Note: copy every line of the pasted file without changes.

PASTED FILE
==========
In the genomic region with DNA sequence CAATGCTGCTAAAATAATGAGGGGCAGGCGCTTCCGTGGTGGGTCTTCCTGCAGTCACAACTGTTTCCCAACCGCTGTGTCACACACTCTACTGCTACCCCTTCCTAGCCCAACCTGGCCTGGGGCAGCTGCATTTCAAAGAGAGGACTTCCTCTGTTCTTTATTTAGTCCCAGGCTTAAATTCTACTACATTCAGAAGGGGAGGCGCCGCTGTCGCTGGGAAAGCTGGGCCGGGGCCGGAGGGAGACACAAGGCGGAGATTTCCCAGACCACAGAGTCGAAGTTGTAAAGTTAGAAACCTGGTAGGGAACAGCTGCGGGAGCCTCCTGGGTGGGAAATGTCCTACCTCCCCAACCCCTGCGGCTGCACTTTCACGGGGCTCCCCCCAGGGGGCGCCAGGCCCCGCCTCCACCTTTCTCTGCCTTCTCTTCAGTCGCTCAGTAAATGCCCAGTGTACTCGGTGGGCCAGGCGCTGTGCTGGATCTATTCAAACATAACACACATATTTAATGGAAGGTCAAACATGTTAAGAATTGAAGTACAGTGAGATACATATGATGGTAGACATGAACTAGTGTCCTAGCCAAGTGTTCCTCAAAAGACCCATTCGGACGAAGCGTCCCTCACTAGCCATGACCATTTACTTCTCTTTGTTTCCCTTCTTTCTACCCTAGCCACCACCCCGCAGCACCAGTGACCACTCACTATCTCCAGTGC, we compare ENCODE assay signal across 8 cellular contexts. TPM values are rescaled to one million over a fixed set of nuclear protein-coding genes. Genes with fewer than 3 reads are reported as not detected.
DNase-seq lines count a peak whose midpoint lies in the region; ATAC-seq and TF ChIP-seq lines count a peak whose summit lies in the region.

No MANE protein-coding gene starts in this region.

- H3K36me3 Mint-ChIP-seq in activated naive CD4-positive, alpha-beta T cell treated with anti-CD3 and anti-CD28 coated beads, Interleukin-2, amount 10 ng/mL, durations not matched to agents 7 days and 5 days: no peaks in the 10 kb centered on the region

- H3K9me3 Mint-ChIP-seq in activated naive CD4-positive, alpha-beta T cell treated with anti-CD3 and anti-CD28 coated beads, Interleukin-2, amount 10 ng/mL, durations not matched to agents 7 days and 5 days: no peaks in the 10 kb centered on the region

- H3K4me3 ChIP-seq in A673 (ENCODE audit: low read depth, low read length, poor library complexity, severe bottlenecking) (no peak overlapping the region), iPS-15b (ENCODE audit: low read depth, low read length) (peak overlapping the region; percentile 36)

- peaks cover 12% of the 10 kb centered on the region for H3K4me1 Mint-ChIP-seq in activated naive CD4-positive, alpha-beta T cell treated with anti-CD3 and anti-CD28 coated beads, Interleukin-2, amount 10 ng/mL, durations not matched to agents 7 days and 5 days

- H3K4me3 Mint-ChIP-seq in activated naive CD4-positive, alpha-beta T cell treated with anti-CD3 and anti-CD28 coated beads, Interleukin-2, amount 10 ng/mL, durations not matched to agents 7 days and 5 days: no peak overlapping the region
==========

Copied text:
In the genomic region with DNA sequence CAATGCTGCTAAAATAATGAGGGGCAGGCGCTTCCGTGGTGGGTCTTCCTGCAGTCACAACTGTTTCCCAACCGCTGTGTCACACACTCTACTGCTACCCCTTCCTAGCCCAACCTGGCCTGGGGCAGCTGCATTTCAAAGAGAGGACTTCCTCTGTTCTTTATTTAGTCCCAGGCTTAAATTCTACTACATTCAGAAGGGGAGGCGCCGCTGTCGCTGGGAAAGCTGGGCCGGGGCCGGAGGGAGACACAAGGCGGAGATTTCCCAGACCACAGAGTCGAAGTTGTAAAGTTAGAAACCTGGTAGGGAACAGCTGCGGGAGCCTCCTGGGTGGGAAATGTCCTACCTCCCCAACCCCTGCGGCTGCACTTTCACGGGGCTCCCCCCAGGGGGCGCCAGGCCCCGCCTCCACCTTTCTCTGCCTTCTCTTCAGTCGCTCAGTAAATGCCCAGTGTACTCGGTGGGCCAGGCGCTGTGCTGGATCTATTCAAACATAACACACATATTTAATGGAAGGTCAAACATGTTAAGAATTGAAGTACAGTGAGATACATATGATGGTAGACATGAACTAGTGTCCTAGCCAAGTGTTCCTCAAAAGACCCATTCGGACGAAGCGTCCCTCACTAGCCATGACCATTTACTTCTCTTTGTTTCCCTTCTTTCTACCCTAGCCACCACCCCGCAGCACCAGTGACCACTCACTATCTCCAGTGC, we compare ENCODE assay signal across 8 cellular contexts. TPM values are rescaled to one million over a fixed set of nuclear protein-coding genes. Genes with fewer than 3 reads are reported as not detected.
DNase-seq lines count a peak whose midpoint lies in the region; ATAC-seq and TF ChIP-seq lines count a peak whose summit lies in the region.

No MANE protein-coding gene starts in this region.

- H3K36me3 Mint-ChIP-seq in activated naive CD4-positive, alpha-beta T cell treated with anti-CD3 and anti-CD28 coated beads, Interleukin-2, amount 10 ng/mL, durations not matched to agents 7 days and 5 days: no peaks in the 10 kb centered on the region

- H3K9me3 Mint-ChIP-seq in activated naive CD4-positive, alpha-beta T cell treated with anti-CD3 and anti-CD28 coated beads, Interleukin-2, amount 10 ng/mL, durations not matched to agents 7 days and 5 days: no peaks in the 10 kb centered on the region

- H3K4me3 ChIP-seq in A673 (ENCODE audit: low read depth, low read length, poor library complexity, severe bottlenecking) (no peak overlapping the region), iPS-15b (ENCODE audit: low read depth, low read length) (peak overlapping the region; percentile 36)

- peaks cover 12% of the 10 kb centered on the region for H3K4me1 Mint-ChIP-seq in activated naive CD4-positive, alpha-beta T cell treated with anti-CD3 and anti-CD28 coated beads, Interleukin-2, amount 10 ng/mL, durations not matched to agents 7 days and 5 days

- H3K4me3 Mint-ChIP-seq in activated naive CD4-positive, alpha-beta T cell treated with anti-CD3 and anti-CD28 coated beads, Interleukin-2, amount 10 ng/mL, durations not matched to agents 7 days and 5 days: no peak overlapping the region